Table 1.  Data for the first ESBL-producing isolate of Proteus mirabilis from each patient
Isolate no.Date of isolation (month/year)SpecimenPatient genderHospital wardNo. of days of hospitalisation before isolatea
  • ICU, intensive care unit; M, male; F, female.

  • a

    The median time to acquisition of ESBL in long-stay and rehabilitation wards was 32 days vs. 16.2 days in short-stay wards.

  • b

    These patients were hospitalised 2 months previously and the isolate was considered to be hospital-acquired.

 203/1997UrineMMaxillo-facial surgery23
 507/1997UrineMFunctional rehabilitation72
 610/1997Jugular catheterMLong-stay ward40
 710/1997UrineMVascular surgery25
 812/1997SuppurationMLong-stay ward72
 901/1998UrineMPolyvalent ICU93
1006/1998UrineFMiddle-stay ward25
1302/1999Bronchial fluidFNeurology13
1404/1999Bronchial fluidFRespiratory medicine1
1504/1999UrineMFunctional rehabilitation1
1605/1999UrineFMiddle-stay ward26
1810/1999UrineMPlastic surgery11
1901/2000UrineMFunctional rehabilitation1
2609/2000Bronchial fluidMPolyvalent ICU1
2912/2000Femoral catheterFNephrological ICU315
3103/2001UrineMInternal medicine1
3204/2001UrineFNephrological ICU1
3305/2001UrineMLong-stay ward34
3606/2001Bronchial fluidMRespiratory ICU1
3806/2002WoundMPlastic surgery18
4107/2002Renal abscessFNephrology4
4210/2002SputumMLong-stay ward1
4310/2002Bronchial fluidMRespiratory medicine  1b
4411/2002UrineFNeurology  1b

Seventeen (37.7%) ESBL-producing P. mirabilis isolates were identified in samples collected within 48 h of hospitalisation. These patients were admitted from their respective homes, had not been hospitalised during the previous 6 months or transferred from another hospital, and were considered to be community-acquired cases of infection. Twenty-eight (62.3%) cases of P. mirabilis infection were identified ≥ 72 h after admission and were considered to be hospital-acquired.

Antimicrobial susceptibilities

The 45 P. mirabilis isolates gave a positive disk potentiation when cefotaxime, ceftazidime, cefepime, cefpirome and aztreonam disks were used with amoxycillin–clavulanic acid. These isolates showed decreased susceptibilities to amino-, carboxy- and ureido-penicillins, most cephalosporins (including cefotaxime, ceftazidime, cefepime, cefpirome) and aztreonam, but remained susceptible to cephamycins (cefoxitin, latamoxef) and imipenem. β-Lactam MICs were increased for the 45 clinical isolates (Table 2) compared to the reference strain E. coli ATCC 25922, which had MICs ≤ 1 mg/L. Variable susceptibility patterns were observed for cefotaxime (MIC range 2–128 mg/L), ceftazidime (4–64 mg/L), cefepime (2–64 mg/L), cefpirome (2–32 mg/L) and aztreonam (2–32 mg/L). For all isolates, the MICs of cefotaxime, ceftazidime, cefepime, cefpirome and aztreonam decreased to ≤ 0.25 mg/L in the presence of clavulanic acid 2 mg/L. MICs of cefoxitin, latamoxef and imipenem for the same isolates were 0.25–1, 0.06–0.25 and 0.25–0.5 mg/L, respectively. With regard to aminoglycosides, 62.2% of the 45 isolates were resistant to gentamicin, tobramycin and netilmicin, 20% were resistant to tobramycin, netilmicin and amikacin, and 17.8% were resistant to gentamicin, tobramycin, netilmicin and amikacin, suggesting the presence of AAC(3), AAC(6′), and AAC(3) + AAC(6′), respectively. All 45 isolates were also resistant to trimethoprim–sulphamethoxazole, pipemidic acid and ofloxacin.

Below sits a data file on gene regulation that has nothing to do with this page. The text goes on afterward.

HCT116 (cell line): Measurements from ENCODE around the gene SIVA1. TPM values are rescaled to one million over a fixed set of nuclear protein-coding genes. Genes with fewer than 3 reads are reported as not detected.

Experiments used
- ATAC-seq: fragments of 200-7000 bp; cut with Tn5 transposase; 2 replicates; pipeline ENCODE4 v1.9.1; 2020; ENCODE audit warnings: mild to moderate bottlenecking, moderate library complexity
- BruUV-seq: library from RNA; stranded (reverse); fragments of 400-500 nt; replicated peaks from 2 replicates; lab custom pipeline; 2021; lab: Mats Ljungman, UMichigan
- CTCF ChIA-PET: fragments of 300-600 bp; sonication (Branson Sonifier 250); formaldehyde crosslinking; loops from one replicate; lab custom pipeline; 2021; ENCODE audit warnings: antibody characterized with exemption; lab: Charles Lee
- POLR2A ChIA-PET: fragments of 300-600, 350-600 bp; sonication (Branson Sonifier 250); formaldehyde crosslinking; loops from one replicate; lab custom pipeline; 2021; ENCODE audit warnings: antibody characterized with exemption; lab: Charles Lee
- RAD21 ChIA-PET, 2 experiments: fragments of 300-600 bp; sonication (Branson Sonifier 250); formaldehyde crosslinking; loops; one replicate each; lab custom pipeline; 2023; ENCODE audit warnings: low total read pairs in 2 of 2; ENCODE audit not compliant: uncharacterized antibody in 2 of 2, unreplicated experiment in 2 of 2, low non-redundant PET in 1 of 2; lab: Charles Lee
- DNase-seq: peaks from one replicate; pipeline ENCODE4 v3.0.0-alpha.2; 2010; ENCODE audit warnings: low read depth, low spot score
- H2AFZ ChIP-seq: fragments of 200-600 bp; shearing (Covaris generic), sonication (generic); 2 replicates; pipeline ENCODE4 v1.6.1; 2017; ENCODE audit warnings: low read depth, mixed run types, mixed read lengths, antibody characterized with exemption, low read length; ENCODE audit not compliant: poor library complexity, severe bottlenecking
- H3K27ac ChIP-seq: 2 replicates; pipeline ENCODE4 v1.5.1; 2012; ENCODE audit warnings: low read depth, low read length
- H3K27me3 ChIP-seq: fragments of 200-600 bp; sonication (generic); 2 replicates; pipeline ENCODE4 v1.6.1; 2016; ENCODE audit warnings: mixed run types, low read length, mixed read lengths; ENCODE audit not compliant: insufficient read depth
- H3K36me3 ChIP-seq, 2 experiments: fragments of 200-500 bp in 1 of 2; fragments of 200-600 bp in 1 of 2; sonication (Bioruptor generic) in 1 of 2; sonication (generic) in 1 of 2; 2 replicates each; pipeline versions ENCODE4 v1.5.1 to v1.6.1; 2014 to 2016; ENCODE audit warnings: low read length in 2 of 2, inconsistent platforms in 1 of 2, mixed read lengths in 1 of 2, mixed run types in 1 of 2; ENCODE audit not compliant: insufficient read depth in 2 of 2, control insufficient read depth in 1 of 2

Table 2.  Results of analytical isoelectric focusing and molecular characterisation of 45 isolates of Proteus mirabilis producing extended-spectrum β-lactamase
Isolate no.β-Lactamase characterisation MIC (mg/L)PFGE patterns
  1. CTX, cefotaxime; CAZ, ceftazidime; FEP, cefepime; CPO, cefpirome; ATM, aztreonam; PFGE, pulsed-field gel electrophoresis.

126.0 + 5.9TEM-92 + TEM-5232648816I

Identification of β-lactamases

The presence of ESBLs was suggested by the results of isoelectric focusing and synergy tests. All 45 isolates yielded amplicons in PCRs for blaTEM, while none were positive in PCRs for blaSHV.

Sequencing of blaTEM genes was performed on three isolates with β-lactamase pIs of 5.9, 6.0 and 6.5. Analysis of the deduced protein sequence, compared to that of blaTEM-1, showed three amino-acid substitutions for the pI 5.9 enzyme (Glu-104 → Lys; Met-182 → Thr; Gly-238 → Ser) and four amino-acid substitutions for the pI 6.0 enzyme (Gln-6 → Lys; Glu-104 → Lys; Met-182 → Thr; Gly-238 → Ser). These protein sequences are identical to those of TEM-52 and TEM-92, respectively [21,23]. The enzyme of pI 6.5 had five substitutions reported previously [10] (Gln-39 → Lys; Glu-104 → Lys; Arg-164 → Ser; Ala-237 → Thr; Glu-240 → Lys), corresponding to TEM-24. Overall, the results suggested that 24 (55.6%) isolates produced TEM-24, 15 (33.3%) produced TEM-92, four (8.8%) produced TEM-52, and one (2.2%) (no. 12) produced both TEM-92 and TEM-52. Plasmid visualisation in agarose gels showed that the TEM-24 gene was located on an 85-kb plasmid, the TEM-92 gene on a 50-kb plasmid, and the TEM-52 gene on a 70-kb plasmid. Isolate no. 12 contained both the 50-kb and the 70-kb plasmids.